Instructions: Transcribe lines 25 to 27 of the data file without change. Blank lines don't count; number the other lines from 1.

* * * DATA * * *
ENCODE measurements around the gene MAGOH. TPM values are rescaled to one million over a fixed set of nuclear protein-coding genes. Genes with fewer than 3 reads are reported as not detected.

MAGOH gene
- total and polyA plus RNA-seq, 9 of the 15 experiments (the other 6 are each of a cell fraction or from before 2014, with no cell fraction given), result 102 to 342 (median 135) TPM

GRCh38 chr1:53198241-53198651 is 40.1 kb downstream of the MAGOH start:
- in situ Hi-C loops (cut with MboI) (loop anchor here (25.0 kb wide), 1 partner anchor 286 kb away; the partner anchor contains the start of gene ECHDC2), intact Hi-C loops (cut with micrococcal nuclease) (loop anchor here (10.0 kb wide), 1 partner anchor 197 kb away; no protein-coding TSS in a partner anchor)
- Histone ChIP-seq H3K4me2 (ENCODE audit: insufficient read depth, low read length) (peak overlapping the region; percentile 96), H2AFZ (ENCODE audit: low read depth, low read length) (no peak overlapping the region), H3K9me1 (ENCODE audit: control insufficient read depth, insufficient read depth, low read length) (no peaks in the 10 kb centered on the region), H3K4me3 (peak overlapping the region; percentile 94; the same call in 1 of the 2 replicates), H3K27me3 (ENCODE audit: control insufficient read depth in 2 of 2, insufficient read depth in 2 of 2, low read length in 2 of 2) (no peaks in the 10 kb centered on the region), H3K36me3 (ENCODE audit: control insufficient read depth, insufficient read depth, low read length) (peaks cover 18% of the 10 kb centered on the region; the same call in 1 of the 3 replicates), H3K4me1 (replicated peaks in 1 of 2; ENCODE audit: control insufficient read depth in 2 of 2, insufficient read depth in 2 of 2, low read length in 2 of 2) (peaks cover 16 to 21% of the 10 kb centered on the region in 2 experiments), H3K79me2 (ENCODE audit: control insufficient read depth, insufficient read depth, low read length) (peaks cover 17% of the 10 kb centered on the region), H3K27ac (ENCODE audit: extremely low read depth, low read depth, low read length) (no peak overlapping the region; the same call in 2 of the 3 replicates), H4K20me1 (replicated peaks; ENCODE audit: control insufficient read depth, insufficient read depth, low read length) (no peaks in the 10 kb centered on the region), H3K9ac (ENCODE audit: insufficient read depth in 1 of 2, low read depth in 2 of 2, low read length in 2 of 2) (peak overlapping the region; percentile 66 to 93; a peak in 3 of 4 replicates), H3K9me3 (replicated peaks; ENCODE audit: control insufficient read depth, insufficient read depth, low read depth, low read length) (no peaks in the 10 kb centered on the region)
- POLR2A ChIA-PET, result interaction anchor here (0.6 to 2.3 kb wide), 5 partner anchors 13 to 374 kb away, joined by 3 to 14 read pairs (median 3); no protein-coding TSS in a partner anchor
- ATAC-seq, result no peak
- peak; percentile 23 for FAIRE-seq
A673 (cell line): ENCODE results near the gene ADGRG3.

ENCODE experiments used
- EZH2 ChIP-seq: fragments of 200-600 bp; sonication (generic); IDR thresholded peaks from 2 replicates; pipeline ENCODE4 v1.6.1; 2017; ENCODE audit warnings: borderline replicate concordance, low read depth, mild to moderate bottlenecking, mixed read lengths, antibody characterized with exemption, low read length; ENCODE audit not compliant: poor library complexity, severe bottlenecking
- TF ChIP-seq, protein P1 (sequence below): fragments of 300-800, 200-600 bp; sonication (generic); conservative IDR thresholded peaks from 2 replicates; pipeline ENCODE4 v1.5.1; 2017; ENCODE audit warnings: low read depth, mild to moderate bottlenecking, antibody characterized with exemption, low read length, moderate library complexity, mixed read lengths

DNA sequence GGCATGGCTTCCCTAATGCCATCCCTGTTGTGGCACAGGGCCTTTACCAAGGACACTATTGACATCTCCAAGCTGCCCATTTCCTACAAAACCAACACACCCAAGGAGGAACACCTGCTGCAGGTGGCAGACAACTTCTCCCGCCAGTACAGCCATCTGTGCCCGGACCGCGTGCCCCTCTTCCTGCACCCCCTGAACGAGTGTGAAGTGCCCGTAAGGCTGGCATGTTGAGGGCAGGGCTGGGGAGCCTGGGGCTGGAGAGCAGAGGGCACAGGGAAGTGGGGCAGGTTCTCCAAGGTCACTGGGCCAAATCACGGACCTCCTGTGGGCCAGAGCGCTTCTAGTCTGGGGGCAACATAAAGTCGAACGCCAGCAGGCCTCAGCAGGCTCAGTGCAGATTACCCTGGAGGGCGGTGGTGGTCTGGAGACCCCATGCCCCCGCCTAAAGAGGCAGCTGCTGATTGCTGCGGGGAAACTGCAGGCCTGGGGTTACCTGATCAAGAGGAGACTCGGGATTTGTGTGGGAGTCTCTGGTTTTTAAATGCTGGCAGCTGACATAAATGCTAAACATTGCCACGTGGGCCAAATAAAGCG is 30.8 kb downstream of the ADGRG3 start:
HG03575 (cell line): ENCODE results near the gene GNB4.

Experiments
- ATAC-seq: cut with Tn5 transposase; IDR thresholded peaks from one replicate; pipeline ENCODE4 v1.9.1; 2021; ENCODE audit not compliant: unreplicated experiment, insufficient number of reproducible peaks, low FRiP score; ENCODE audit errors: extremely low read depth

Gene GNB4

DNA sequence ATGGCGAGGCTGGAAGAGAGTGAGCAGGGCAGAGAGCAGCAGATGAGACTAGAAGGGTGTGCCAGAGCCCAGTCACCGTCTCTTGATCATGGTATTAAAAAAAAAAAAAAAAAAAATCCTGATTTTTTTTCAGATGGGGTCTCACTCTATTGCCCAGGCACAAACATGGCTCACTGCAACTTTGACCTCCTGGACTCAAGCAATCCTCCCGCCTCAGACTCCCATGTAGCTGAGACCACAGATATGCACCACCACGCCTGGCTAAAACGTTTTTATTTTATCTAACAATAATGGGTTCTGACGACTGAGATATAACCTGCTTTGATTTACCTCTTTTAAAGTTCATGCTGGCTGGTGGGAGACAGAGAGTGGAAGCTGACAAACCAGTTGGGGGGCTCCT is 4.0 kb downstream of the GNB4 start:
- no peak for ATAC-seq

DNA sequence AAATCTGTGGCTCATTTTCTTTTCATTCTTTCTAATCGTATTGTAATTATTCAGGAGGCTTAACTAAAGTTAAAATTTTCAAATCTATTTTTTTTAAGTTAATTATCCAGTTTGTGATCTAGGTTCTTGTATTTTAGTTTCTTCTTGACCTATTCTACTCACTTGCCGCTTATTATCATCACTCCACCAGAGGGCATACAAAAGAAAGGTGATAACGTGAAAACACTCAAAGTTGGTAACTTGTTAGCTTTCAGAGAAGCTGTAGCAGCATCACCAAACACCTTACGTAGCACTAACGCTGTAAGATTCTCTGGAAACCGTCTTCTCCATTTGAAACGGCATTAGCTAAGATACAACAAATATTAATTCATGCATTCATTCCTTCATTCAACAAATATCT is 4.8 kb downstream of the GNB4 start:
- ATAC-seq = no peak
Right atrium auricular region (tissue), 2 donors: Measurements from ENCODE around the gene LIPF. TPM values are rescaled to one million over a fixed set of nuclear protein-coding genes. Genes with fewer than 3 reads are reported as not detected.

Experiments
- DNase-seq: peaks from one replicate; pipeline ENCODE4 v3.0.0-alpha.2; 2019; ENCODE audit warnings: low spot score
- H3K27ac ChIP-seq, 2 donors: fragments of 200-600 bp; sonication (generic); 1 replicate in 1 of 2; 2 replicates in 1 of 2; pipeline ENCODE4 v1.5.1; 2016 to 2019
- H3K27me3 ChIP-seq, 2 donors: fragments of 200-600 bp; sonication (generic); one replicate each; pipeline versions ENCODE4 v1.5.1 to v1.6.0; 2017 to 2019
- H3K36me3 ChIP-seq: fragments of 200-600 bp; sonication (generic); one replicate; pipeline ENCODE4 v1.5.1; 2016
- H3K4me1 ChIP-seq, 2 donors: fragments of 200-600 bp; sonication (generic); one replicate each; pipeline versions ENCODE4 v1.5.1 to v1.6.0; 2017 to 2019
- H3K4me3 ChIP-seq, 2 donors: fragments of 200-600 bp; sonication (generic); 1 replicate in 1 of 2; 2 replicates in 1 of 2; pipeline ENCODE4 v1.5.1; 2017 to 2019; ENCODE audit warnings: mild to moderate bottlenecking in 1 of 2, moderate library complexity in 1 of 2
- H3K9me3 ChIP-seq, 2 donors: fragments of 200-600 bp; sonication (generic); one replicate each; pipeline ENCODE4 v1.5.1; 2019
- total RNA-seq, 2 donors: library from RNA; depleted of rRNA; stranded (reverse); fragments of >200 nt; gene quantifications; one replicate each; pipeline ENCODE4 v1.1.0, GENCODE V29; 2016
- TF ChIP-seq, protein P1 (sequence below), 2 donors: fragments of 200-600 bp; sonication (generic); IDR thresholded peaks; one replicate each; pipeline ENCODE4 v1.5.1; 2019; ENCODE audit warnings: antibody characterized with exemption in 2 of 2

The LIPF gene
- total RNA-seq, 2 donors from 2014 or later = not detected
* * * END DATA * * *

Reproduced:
- DNase-seq: peaks from one replicate; pipeline ENCODE4 v3.0.0-alpha.2; 2019; ENCODE audit warnings: low spot score
- H3K27ac ChIP-seq, 2 donors: fragments of 200-600 bp; sonication (generic); 1 replicate in 1 of 2; 2 replicates in 1 of 2; pipeline ENCODE4 v1.5.1; 2016 to 2019
- H3K27me3 ChIP-seq, 2 donors: fragments of 200-600 bp; sonication (generic); one replicate each; pipeline versions ENCODE4 v1.5.1 to v1.6.0; 2017 to 2019